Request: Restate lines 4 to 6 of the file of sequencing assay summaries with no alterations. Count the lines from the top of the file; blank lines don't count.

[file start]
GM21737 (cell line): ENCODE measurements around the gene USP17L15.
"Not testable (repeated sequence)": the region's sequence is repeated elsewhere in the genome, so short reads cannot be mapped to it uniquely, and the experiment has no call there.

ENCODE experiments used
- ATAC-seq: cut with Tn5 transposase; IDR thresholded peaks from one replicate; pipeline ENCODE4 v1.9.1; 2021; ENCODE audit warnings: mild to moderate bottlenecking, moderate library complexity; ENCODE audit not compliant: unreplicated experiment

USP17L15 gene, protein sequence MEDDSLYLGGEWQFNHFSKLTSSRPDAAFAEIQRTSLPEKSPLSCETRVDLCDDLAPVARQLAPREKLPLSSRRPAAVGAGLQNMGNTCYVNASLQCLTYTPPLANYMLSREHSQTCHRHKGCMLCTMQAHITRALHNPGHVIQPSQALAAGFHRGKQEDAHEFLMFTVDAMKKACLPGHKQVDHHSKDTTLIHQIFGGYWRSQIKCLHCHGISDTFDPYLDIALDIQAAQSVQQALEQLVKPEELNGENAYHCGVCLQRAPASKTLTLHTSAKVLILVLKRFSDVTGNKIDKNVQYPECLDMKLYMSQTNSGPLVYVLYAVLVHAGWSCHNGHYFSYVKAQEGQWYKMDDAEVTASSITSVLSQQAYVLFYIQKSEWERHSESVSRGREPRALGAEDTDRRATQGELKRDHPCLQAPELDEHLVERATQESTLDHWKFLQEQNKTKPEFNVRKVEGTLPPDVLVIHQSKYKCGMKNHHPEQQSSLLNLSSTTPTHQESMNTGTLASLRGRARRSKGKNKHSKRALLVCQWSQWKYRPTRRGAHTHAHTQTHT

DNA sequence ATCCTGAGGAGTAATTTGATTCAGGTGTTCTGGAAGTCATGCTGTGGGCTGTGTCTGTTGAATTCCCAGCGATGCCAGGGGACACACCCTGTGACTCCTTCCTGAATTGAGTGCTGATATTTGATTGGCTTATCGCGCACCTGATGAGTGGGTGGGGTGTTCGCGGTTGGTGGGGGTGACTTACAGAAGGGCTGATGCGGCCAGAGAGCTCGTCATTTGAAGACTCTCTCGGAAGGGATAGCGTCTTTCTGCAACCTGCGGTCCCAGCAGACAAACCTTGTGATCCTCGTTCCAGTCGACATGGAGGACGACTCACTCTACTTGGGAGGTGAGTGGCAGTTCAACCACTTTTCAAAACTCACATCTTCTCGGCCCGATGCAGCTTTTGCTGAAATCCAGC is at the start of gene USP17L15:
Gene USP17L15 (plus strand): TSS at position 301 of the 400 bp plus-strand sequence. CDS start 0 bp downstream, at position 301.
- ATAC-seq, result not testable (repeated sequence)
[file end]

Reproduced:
- ATAC-seq: cut with Tn5 transposase; IDR thresholded peaks from one replicate; pipeline ENCODE4 v1.9.1; 2021; ENCODE audit warnings: mild to moderate bottlenecking, moderate library complexity; ENCODE audit not compliant: unreplicated experiment

USP17L15 gene, protein sequence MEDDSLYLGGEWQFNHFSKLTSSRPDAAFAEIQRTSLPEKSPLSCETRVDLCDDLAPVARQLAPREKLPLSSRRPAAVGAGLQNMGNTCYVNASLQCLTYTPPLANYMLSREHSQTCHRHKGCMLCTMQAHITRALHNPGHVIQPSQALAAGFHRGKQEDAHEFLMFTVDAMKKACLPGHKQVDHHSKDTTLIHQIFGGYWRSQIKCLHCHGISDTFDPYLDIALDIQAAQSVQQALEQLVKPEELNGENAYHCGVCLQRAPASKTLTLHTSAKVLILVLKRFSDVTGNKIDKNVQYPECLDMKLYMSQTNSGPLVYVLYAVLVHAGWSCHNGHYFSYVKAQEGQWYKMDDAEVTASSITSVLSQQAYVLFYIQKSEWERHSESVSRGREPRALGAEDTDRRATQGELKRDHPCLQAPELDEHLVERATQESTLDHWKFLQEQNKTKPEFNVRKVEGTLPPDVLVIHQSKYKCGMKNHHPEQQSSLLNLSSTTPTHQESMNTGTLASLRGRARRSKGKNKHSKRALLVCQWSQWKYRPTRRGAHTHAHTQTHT

DNA sequence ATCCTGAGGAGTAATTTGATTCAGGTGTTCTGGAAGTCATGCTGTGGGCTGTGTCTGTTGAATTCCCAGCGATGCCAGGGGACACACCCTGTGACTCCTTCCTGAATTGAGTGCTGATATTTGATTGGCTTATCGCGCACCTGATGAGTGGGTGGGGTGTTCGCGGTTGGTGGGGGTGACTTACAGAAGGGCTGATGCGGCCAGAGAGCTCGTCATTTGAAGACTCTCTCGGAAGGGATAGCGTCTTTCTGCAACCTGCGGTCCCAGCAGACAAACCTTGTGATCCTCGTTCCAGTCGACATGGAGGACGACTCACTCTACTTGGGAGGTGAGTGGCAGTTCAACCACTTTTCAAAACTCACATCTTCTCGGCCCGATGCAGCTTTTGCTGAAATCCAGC is at the start of gene USP17L15: